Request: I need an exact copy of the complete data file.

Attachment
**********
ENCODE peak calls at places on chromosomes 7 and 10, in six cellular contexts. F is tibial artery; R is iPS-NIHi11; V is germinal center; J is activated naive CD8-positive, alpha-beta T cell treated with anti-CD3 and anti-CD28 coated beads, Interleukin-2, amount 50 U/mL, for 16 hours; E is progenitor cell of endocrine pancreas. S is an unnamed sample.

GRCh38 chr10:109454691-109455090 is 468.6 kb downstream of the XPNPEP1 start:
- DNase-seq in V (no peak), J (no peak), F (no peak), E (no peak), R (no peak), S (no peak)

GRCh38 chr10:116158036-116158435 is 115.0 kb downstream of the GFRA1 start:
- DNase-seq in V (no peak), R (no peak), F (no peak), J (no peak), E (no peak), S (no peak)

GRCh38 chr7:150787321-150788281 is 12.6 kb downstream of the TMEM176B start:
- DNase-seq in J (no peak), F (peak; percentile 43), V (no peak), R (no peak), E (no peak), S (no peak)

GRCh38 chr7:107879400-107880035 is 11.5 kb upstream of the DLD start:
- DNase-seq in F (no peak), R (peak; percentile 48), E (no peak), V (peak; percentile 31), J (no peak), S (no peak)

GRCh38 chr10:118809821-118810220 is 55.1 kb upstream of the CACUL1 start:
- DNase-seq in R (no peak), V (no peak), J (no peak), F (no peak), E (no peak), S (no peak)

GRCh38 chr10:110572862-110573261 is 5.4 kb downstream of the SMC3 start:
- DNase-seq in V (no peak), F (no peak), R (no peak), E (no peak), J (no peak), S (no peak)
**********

ENCODE peak calls at places on chromosomes 7 and 10, in six cellular contexts. F is tibial artery; R is iPS-NIHi11; V is germinal center; J is activated naive CD8-positive, alpha-beta T cell treated with anti-CD3 and anti-CD28 coated beads, Interleukin-2, amount 50 U/mL, for 16 hours; E is progenitor cell of endocrine pancreas. S is an unnamed sample.

GRCh38 chr10:109454691-109455090 is 468.6 kb downstream of the XPNPEP1 start:
- DNase-seq in V (no peak), J (no peak), F (no peak), E (no peak), R (no peak), S (no peak)

GRCh38 chr10:116158036-116158435 is 115.0 kb downstream of the GFRA1 start:
- DNase-seq in V (no peak), R (no peak), F (no peak), J (no peak), E (no peak), S (no peak)

GRCh38 chr7:150787321-150788281 is 12.6 kb downstream of the TMEM176B start:
- DNase-seq in J (no peak), F (peak; percentile 43), V (no peak), R (no peak), E (no peak), S (no peak)

GRCh38 chr7:107879400-107880035 is 11.5 kb upstream of the DLD start:
- DNase-seq in F (no peak), R (peak; percentile 48), E (no peak), V (peak; percentile 31), J (no peak), S (no peak)

GRCh38 chr10:118809821-118810220 is 55.1 kb upstream of the CACUL1 start:
- DNase-seq in R (no peak), V (no peak), J (no peak), F (no peak), E (no peak), S (no peak)

GRCh38 chr10:110572862-110573261 is 5.4 kb downstream of the SMC3 start:
- DNase-seq in V (no peak), F (no peak), R (no peak), E (no peak), J (no peak), S (no peak)